Thursday, February 28, 2008

harvest of a European mountain ash

This is Sorbus aucuparia, the European mountain ash. It is called 'ash' because of the similar foliage. But it has nothing to do botanically with ash as it is from the rose family while the ash is from the olive family. Anyway, the reason this was repotted way too early is the fungus that attacks this species in the roots. If repotted in April like most other non-conifers the fungus will attack in May and in June the tree is dead. Repotting now is done on the hope that the wounds in the roots are already closed when it gets warm enough for the fungus. We also used good protectant on the wounds: milking fat!

trident maple

Spring is here.

Monday, February 25, 2008

renovation of the larch with the neolithic ax

The huge larch was placed on the big turn table. Then the branches were cut back and the tree was cleaned. Then everything wired. It's coming. It will take another five years to get to exhibit stage.
The tree will probably get a new front. The last image is a virtual and shows the new position.

See the whole story here:

the larch with the stoneax


Sunday, February 24, 2008

hawthorn repotted

Today was the day to repot this most interesting hawthorn. See the whole story here:
unusual hawthorn

mugo to offer

This mugo pine was added to offers.

Saturday, February 23, 2008

thymus with new lens

See the difference the lens makes. The old one was Nikon 18-200 VR and the new one is Nikon 60 2.8

First the new ones and then the old ones. I know which I prefer.

special workshops with collected trees at Nature's Way Nursery

I will be at Nature's Way Nursery in Harrisburg, PA at the beginning of April. This time we will offer very special workshops. There are more than 30 outstanding collected trees that we work on. These are Rocky Mountain Junipers and Ponderosa Pines of exceptional quality. Some of them are clearly material for world class bonsai.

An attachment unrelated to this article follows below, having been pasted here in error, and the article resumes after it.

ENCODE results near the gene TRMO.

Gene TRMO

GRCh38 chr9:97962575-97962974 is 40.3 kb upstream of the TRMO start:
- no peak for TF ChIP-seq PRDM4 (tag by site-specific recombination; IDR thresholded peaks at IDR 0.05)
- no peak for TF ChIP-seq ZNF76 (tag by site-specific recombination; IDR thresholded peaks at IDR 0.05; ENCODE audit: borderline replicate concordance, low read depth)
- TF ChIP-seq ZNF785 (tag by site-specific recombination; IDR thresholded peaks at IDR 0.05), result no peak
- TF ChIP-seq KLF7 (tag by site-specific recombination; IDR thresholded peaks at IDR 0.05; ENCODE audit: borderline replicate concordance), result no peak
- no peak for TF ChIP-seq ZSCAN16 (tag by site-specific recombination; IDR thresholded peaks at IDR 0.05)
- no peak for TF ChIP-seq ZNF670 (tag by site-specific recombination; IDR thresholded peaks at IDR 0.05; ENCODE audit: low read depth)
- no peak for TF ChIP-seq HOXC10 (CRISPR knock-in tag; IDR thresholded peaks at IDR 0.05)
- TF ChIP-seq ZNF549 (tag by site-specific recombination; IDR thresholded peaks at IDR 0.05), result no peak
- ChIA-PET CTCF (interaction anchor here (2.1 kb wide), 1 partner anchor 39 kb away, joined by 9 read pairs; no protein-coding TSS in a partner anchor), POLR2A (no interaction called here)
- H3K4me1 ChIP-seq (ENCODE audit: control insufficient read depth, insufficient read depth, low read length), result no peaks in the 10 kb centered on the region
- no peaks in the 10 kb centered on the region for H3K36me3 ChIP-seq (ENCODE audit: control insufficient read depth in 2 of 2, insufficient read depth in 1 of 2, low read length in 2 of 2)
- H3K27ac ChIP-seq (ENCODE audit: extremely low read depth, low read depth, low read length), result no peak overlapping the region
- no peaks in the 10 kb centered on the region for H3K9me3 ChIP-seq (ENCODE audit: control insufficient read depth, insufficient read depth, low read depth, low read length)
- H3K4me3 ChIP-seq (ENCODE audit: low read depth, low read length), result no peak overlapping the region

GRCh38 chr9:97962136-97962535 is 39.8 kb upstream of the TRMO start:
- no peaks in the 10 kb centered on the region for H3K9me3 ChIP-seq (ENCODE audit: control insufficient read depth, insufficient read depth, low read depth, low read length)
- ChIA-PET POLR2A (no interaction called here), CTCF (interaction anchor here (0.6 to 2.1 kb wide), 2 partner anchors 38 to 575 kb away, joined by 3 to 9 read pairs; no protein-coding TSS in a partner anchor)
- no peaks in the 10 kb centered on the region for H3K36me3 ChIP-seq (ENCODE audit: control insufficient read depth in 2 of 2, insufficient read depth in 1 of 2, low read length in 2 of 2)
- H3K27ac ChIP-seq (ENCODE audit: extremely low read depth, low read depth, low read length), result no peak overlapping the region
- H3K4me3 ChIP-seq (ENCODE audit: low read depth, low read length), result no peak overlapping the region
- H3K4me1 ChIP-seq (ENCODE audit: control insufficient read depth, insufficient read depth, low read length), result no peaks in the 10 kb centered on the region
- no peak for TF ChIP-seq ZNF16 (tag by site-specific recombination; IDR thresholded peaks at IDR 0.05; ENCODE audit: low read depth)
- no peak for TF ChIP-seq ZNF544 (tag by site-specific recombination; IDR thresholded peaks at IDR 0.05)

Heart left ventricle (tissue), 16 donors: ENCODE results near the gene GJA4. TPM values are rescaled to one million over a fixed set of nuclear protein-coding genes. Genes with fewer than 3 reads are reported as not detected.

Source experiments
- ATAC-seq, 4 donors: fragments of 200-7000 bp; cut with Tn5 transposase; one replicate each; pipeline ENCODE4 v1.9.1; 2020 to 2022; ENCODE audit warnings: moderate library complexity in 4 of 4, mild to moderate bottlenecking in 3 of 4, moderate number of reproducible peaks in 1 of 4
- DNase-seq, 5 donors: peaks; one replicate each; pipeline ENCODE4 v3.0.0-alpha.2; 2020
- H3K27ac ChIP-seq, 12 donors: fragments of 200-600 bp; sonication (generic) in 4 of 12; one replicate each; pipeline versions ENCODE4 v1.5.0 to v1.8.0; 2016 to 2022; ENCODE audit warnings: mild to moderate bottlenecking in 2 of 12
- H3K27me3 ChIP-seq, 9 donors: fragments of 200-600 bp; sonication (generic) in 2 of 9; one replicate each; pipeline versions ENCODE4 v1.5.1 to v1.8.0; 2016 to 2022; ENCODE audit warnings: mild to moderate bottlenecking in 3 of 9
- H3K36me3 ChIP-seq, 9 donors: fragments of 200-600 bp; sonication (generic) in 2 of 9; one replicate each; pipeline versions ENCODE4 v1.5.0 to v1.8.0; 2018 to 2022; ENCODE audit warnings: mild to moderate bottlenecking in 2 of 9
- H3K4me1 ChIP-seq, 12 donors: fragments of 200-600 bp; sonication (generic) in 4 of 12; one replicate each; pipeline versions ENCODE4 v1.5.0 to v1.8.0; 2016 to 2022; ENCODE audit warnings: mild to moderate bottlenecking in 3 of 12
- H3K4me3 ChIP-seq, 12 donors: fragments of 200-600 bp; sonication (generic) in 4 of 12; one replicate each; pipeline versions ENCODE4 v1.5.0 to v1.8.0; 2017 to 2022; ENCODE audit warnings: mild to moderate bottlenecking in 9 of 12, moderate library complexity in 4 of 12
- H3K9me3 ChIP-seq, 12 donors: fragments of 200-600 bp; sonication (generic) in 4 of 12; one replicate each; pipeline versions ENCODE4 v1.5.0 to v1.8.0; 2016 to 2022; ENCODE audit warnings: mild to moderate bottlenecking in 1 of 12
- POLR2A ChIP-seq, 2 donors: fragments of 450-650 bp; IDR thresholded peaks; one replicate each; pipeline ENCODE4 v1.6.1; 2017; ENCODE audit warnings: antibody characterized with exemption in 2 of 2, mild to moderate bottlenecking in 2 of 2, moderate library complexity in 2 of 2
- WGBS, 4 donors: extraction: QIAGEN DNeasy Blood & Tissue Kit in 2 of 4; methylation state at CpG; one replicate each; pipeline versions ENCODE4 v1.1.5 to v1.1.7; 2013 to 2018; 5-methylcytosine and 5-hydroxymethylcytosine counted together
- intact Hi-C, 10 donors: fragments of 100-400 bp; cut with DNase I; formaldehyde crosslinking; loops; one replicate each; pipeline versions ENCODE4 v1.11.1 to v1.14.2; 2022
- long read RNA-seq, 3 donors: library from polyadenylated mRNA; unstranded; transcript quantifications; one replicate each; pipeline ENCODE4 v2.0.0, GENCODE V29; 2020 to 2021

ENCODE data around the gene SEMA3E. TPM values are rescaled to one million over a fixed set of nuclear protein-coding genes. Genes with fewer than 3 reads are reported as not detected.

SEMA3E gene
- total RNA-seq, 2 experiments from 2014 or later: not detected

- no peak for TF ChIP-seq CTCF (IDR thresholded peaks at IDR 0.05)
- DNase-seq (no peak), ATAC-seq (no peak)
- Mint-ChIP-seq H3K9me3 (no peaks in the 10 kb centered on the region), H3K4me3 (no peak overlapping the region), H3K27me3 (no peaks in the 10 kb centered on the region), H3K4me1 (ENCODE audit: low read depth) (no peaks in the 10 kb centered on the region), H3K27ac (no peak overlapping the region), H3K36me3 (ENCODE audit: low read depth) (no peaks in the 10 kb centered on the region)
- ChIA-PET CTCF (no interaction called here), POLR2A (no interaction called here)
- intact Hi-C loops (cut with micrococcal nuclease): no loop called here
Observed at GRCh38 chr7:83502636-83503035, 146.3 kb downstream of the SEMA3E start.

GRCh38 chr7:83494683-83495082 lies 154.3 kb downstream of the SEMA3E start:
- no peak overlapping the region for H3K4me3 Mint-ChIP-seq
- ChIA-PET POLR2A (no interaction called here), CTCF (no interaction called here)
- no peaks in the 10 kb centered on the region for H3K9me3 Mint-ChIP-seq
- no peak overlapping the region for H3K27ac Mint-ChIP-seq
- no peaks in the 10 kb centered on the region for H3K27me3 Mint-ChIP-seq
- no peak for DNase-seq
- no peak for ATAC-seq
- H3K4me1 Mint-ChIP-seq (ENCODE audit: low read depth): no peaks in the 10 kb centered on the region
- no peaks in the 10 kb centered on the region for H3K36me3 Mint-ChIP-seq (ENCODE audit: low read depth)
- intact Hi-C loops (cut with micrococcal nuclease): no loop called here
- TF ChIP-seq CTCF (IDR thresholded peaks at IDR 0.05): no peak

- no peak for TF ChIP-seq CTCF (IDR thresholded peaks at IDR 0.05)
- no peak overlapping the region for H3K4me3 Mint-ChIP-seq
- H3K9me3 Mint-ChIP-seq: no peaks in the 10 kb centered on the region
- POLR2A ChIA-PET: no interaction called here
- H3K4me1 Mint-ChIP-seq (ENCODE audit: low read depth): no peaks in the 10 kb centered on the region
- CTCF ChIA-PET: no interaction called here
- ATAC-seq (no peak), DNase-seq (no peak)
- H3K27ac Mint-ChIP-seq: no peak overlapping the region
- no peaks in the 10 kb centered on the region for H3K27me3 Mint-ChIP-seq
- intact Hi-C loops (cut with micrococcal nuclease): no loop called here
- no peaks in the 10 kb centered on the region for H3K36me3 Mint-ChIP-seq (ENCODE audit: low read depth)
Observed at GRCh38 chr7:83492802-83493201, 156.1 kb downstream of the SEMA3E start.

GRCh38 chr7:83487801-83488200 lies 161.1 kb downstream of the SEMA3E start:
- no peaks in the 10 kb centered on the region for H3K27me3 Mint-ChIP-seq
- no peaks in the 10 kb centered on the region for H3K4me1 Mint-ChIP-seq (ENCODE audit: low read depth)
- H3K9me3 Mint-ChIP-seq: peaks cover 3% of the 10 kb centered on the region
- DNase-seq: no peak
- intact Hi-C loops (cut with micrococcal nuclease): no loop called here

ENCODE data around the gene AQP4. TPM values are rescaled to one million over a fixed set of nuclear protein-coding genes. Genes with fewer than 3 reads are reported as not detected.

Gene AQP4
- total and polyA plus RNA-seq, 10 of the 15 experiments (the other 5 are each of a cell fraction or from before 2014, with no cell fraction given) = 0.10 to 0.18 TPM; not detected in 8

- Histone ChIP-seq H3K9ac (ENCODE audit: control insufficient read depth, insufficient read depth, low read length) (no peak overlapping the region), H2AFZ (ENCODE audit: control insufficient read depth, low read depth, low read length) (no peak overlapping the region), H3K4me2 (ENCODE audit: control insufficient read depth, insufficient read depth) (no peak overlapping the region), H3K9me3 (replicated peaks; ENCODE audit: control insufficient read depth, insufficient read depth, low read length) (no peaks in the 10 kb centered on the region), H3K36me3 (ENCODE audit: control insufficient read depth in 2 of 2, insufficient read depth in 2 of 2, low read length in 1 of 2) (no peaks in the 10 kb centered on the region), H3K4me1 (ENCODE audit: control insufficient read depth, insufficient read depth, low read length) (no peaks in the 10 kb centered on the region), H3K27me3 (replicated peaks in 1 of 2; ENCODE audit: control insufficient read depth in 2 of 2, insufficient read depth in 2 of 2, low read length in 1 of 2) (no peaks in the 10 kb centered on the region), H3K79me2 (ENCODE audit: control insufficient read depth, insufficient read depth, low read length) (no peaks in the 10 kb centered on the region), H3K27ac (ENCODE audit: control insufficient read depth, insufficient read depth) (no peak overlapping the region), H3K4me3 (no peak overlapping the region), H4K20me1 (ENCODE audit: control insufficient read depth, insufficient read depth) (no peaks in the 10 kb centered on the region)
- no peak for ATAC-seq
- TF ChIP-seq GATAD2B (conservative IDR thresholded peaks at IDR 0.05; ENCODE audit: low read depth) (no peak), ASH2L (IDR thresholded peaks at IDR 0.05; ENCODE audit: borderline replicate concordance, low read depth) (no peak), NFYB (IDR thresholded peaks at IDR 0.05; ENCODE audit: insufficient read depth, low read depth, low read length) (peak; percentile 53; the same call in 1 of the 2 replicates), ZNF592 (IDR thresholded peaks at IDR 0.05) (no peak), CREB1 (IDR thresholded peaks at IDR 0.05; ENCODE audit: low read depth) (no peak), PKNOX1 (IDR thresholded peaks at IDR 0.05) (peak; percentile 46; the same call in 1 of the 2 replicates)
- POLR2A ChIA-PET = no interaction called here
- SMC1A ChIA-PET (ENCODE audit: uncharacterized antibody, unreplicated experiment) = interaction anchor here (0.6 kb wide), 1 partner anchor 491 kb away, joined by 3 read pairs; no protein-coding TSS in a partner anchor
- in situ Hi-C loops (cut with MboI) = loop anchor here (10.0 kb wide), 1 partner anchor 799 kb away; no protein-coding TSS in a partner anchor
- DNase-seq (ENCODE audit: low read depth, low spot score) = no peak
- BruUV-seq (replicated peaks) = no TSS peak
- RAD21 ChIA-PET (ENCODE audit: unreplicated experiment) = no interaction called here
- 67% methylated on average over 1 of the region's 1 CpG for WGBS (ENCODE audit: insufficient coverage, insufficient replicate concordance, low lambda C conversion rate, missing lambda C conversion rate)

We will do with the trees whatever need to be done at their stage. This will be lifting form the container, examining roots. taking out old debris from the root ball, cutting branches, deciding about future shape, reducing foliage, cleaning trunks, potting into bonsai pots. The participants will actually work with these trees hands on. I will explain every step, what, how and why. I will go into the horticultural side at length and certainly also into the artistic side. We will not style a single tree, but participants will get a good picture of the future of each tree. I will also make professional photographs of the trees during the sessions. Folks who are interested will get my advice about how to make professional bonsai images.
Most of the trees are available for sale by Jim Doyle. They are certainly not cheap though. It is not required that someone purchases any tree. Prices can NOT be quoted at this point in time. Trees will have a price tag at the beginning of April though.

Dates: general workshops with several participants: Friday , April 4 (9am to 5pm) and Sunday, April 6 (10am to 5pm). I am also available on Saturday, April 5 and MOnday, April 7 for individual sessions if required.

Contact Nature's Way Nursery, Jim Doyle for the workshops and Jim or myself for the individual sessions.

See the trees here
American Pines

American Junipers

Nature's Way Nursery

entry for Shun Ten

End of March 2008 we have the third Shun Ten near Munich, Germany, The Shun Ten is one of the Grand Slam Conventions in Europe. This time thos who have been invited are supposed to bring one tree only of medium size. I decided that it should be this Europen beech, Fagus sylvatica, 53 cm high, around 50 years old, collected in Germany in 1993. Today I planted it in this fine pot by Milan Klika. This is the only chance to show the beech at it's height, which is clearly without foliage, before the buds have opened.

Friday, February 22, 2008

trying new lens

Today I recieved my Nikon 60/2.8 lens. This is a macro lens, but can also be used for portrait. If a lens is called a portrait lens it is automatically excellent for taking bonsai picutures. The 60/2.8 is known for crisp clear images. Well, this one I shot without a tripod with manual focus. Under these circumstances it is quite good. The tree is kind of untidy, it is in winter storage and needs some maintenance work.

spring is here

Now this is quite unusual for our location. Well, these treesa are in the greenhouse. But still, normally this is three weeks later.

Chinese quince
2 wild cherries

Thursday, February 21, 2008

hollow field maple #3

Lena helped me wiring the thing

It has many fronts, as usually. The one with the virtual pot in the last image is my favorite. Well, it will shine in a couple of years. Not so bad for a piece of material that was declared "useless" by some experts.

hollow field maple #2

After carving